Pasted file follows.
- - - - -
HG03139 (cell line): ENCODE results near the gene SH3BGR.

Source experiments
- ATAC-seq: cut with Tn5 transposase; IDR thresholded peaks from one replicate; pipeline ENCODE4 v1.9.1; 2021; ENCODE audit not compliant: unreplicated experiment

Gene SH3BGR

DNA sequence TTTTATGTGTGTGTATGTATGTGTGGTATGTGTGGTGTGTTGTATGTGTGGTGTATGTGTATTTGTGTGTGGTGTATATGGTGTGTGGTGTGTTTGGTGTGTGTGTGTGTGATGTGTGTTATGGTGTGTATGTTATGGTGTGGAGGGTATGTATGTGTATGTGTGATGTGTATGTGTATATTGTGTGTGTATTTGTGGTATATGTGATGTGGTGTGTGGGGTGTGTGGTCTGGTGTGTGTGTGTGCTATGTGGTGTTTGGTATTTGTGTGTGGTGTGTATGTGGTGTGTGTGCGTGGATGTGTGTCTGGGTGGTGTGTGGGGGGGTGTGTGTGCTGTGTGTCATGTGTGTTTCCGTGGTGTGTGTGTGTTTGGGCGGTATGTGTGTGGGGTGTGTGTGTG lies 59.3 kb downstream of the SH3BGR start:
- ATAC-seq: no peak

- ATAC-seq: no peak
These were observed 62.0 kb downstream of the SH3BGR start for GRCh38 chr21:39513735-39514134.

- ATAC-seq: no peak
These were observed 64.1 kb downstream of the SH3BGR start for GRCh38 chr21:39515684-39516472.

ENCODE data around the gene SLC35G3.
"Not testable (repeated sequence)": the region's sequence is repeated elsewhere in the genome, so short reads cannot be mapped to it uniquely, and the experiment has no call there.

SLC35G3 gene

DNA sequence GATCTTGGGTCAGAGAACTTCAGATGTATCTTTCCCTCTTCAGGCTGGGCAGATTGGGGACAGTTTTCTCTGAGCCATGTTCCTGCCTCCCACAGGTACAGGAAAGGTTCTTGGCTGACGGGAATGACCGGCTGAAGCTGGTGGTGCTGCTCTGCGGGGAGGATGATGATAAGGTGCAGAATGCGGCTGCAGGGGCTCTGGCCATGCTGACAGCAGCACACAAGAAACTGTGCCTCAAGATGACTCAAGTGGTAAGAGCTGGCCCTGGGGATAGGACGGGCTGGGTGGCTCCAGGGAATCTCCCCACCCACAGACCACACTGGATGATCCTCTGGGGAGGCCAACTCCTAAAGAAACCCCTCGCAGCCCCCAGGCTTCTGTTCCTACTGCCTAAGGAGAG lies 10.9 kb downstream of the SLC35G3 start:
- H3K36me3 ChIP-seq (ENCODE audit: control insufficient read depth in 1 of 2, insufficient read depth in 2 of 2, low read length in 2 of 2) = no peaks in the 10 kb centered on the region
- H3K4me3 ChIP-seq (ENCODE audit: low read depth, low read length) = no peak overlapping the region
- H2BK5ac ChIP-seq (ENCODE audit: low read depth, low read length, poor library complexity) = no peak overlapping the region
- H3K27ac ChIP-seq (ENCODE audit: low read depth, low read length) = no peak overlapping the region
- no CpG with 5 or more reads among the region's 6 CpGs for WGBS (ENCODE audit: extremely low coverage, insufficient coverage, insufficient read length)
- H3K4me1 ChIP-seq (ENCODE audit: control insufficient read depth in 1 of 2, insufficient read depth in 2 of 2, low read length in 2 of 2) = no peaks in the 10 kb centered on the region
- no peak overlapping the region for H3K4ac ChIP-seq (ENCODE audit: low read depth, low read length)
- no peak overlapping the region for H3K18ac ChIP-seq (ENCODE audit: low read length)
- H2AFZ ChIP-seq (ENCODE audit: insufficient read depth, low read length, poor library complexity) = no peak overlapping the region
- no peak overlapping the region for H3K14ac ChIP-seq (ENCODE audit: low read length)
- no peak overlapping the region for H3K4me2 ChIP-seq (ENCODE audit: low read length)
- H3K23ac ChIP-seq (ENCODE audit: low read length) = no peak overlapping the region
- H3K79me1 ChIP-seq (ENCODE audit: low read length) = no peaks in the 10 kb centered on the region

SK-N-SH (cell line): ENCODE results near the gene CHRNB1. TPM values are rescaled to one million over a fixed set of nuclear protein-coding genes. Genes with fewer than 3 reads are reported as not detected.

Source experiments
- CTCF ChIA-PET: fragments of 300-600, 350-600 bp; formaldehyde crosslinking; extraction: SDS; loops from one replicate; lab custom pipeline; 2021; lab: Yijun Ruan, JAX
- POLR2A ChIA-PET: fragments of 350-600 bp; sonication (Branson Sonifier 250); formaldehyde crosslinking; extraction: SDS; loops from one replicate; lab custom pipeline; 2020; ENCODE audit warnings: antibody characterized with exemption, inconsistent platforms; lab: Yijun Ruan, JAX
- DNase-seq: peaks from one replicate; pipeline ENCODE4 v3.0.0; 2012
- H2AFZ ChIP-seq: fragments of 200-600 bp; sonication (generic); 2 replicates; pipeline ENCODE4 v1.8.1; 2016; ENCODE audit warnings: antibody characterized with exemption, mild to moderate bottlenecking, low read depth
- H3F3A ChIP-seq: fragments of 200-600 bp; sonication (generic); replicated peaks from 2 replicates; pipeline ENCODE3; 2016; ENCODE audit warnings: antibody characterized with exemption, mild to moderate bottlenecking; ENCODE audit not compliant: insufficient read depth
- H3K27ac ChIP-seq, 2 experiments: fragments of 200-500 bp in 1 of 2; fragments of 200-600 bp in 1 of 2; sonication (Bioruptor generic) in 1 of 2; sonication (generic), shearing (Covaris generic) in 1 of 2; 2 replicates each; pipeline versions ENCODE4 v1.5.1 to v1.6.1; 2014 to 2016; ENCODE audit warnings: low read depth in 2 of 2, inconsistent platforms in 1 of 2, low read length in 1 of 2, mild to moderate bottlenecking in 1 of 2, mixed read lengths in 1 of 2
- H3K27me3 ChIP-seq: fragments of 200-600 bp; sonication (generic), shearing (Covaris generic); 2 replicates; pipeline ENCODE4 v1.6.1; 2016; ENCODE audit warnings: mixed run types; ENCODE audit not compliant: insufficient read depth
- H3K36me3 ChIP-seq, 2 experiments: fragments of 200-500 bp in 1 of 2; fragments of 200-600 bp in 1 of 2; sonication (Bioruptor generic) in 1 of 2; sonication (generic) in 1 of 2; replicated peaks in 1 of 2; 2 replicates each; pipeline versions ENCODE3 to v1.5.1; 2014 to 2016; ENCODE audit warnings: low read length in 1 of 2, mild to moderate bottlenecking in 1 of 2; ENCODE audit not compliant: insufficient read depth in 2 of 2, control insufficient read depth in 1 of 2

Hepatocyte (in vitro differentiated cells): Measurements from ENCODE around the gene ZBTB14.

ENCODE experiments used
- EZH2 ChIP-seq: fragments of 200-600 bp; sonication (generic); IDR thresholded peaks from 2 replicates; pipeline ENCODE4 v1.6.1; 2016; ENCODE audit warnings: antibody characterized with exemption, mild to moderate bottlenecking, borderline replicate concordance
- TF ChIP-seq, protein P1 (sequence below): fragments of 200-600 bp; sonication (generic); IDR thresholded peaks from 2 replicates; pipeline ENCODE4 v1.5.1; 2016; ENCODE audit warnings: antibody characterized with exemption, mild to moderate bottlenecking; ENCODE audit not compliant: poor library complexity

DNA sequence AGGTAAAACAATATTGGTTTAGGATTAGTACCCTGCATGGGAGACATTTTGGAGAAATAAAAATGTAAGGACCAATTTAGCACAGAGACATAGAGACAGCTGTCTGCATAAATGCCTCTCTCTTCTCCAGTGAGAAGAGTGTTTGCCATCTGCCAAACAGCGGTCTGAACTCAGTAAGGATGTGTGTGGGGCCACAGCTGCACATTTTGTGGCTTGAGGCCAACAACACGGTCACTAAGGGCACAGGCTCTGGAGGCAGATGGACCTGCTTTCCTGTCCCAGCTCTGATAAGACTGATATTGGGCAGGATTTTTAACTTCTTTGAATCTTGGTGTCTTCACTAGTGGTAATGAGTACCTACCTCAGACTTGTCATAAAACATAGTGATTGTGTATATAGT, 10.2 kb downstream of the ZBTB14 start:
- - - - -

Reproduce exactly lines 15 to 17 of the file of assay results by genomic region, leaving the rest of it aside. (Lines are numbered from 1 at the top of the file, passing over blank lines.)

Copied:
- H3K36me3 ChIP-seq (ENCODE audit: control insufficient read depth in 1 of 2, insufficient read depth in 2 of 2, low read length in 2 of 2) = no peaks in the 10 kb centered on the region
- H3K4me3 ChIP-seq (ENCODE audit: low read depth, low read length) = no peak overlapping the region
- H2BK5ac ChIP-seq (ENCODE audit: low read depth, low read length, poor library complexity) = no peak overlapping the region